Review – Jim Dunlop Teardrop Heavy

John Tron Davidson
August 27, 2021
November 7, 2021

The recent revisions of classic designs by the likes of Meantone and Northern Ghost got me thinking about the old ways. Player’s needs, the demands of the modern guitarist and the abundance of material options yields a massive roster of picks, but what about the big companies? How do they view their legacy items, and what are those picks like to use? Today, let’s take a look at one such piece, the Jim Dunlop Heavy Teardrop.

Made from modern Celluloid and coming in at 0.93mm thick, the 23.74mm x 28.45mm Teardrop is strongly reminiscent of the 347 ½ picks from the Golden Era (1925-1955). While its overall surface area isn’t too different to the Jazz XL, it’s much more rounded, with gold lettering on one side only. Even to the casual observer, the feel is one of the old school, rather than the sleek presentations of the modern landscape. Charming, if you ask me.

Being a Jazz XL fan, I felt immediately at home with the Teardrop. It feels like a pick from a different time. This isn’t a positive or a negative, just a change in approach. It’s akin to changing from a Jackson to a ‘50s Strat, in that you don’t feel inclined to play the same lines. The pick is leading you that way. Celluloid is a defiantly retro material, heralding the earliest days of the Plectroverse. Being in a position to compare it to plectrums from the start of the 20th century, I can tell you first hand how eye-popping a difference bevelling makes.

In Operation
This is a weird experience. Perhaps because I’ve been playing rigid picks for so long, trying anything with give is always odd, but the Teardrop has a curious incongruence. The issue is that it feels more robust than it actually is. As is typical of Celluloid, the tone is quite dark, and it sounds closer to a shoulder than a tip. Compared to a Tortex Flow of the same thickness, it’s very muted, almost as if I’m playing through a heavy curtain. There’s a fluidity to it that’s truly enjoyable, even if it’s got almost zero attack.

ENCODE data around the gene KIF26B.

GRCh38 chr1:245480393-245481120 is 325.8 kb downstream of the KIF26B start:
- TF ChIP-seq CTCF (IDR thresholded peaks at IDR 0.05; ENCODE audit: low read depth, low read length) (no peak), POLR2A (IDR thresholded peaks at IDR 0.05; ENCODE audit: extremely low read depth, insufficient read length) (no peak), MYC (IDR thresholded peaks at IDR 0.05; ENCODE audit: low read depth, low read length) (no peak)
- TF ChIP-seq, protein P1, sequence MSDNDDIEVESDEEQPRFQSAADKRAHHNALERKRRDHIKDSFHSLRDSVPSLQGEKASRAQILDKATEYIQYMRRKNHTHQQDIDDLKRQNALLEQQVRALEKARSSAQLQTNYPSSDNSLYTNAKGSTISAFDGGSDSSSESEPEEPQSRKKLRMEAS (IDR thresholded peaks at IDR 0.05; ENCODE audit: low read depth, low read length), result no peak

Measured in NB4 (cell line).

This puts the Teardrop in a strange place. It’s not muscular enough for jazz, bright enough for general single-note work, or rigid enough to satisfy the modern scene. Despite this, I like it. It’s like playing with your tone half off – a muted, downbeat throb, best suited to after-hours ambience and noir-loaded chords. We don’t always need a hammer to be anything other than a hammer, and if you like your hammers dull and tiny, this is great. As they used to say in the magazines, not for everyone, but fine within its field.Vitals:


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